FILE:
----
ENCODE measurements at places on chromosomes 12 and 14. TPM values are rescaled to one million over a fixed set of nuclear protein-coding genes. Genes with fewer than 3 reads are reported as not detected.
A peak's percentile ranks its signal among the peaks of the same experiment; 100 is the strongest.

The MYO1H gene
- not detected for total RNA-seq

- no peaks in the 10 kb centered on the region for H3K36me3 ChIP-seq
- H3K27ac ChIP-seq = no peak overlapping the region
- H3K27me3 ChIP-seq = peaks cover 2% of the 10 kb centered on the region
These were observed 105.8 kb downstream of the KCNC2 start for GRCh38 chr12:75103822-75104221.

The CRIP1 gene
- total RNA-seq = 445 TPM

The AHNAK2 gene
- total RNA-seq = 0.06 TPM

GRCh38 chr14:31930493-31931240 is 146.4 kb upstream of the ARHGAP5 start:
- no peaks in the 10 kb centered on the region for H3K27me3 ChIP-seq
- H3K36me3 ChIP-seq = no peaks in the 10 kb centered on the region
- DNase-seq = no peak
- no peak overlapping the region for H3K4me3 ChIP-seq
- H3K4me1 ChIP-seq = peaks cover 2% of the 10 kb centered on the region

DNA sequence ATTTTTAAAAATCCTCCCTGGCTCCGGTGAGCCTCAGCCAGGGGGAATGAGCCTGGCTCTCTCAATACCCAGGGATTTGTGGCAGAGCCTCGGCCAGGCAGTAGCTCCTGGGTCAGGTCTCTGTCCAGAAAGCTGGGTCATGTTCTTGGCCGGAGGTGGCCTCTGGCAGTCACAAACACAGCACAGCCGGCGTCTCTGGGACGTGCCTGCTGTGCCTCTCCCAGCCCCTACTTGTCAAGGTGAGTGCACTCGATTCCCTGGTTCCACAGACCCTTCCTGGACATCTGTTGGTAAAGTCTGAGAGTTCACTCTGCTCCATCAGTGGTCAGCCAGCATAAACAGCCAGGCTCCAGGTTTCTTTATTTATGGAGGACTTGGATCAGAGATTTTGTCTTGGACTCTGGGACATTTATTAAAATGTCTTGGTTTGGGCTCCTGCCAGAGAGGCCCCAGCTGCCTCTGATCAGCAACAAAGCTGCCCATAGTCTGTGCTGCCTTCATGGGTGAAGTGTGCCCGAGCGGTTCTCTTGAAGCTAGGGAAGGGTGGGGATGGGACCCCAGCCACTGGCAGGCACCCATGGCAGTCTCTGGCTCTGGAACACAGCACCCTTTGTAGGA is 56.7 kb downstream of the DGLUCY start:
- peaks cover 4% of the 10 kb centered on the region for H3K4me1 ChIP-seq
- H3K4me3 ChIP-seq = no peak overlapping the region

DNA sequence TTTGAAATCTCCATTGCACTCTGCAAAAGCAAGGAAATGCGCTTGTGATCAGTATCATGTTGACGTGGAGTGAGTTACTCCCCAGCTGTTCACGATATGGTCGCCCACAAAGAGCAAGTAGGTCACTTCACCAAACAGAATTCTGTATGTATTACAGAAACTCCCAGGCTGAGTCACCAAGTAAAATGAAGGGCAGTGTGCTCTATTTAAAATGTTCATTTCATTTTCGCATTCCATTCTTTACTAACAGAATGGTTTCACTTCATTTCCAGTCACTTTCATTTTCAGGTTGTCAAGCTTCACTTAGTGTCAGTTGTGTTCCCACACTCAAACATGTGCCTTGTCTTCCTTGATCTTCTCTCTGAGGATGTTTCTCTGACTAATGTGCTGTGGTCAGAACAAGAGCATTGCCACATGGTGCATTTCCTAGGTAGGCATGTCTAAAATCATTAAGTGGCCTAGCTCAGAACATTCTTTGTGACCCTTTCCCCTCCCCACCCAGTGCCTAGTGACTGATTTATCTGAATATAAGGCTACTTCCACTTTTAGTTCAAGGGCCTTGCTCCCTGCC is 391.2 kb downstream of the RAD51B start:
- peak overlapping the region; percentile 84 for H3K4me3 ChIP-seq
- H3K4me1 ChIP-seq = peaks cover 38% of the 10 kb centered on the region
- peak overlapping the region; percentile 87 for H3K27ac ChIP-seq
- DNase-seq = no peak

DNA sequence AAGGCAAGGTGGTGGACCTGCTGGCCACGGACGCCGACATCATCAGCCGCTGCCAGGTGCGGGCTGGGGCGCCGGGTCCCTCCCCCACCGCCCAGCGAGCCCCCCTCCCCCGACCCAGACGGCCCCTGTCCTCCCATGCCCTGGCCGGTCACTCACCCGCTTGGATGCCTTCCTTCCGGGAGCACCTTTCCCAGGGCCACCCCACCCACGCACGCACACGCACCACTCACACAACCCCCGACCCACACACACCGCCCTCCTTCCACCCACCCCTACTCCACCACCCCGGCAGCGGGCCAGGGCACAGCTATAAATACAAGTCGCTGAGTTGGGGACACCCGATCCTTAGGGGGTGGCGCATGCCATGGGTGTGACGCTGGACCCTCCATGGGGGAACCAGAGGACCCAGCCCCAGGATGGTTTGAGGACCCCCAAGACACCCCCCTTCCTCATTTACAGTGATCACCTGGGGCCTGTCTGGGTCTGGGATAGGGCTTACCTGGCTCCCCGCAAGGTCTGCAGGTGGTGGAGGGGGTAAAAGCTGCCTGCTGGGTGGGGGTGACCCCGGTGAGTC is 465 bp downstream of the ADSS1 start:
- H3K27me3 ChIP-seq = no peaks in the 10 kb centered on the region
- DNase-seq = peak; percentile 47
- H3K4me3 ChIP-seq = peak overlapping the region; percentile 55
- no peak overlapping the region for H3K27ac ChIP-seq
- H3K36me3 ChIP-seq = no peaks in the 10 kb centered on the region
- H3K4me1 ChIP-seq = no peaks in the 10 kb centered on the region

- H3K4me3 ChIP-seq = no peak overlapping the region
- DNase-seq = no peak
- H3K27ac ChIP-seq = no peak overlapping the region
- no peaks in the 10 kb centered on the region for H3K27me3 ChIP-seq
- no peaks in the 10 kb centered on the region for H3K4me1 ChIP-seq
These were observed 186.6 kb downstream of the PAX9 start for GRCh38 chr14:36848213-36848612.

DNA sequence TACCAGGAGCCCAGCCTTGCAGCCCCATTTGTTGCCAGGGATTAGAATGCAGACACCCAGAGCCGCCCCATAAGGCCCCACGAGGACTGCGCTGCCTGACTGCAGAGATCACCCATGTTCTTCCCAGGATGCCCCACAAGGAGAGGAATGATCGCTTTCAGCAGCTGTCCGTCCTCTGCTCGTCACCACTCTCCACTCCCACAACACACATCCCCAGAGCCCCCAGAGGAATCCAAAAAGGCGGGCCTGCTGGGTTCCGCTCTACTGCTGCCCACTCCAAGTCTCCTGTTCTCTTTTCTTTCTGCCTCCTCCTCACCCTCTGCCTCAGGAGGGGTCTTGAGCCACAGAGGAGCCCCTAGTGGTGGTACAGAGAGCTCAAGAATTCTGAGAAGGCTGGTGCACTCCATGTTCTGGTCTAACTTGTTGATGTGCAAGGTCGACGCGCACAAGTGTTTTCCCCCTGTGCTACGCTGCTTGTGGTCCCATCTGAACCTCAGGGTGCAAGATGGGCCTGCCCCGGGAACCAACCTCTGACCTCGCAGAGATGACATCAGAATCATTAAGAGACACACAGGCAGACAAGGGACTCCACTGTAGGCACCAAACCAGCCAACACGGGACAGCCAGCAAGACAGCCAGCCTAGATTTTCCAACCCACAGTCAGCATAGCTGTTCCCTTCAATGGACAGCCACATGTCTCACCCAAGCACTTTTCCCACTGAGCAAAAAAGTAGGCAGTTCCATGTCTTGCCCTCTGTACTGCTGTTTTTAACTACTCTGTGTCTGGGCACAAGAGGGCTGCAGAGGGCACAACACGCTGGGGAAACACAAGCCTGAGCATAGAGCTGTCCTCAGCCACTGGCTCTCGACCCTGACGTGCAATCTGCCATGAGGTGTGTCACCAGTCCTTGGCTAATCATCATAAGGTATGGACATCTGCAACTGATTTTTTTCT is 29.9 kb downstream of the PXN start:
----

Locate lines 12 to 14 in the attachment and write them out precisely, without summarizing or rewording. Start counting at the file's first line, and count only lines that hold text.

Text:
- total RNA-seq = 0.06 TPM

GRCh38 chr14:31930493-31931240 is 146.4 kb upstream of the ARHGAP5 start:
- no peaks in the 10 kb centered on the region for H3K27me3 ChIP-seq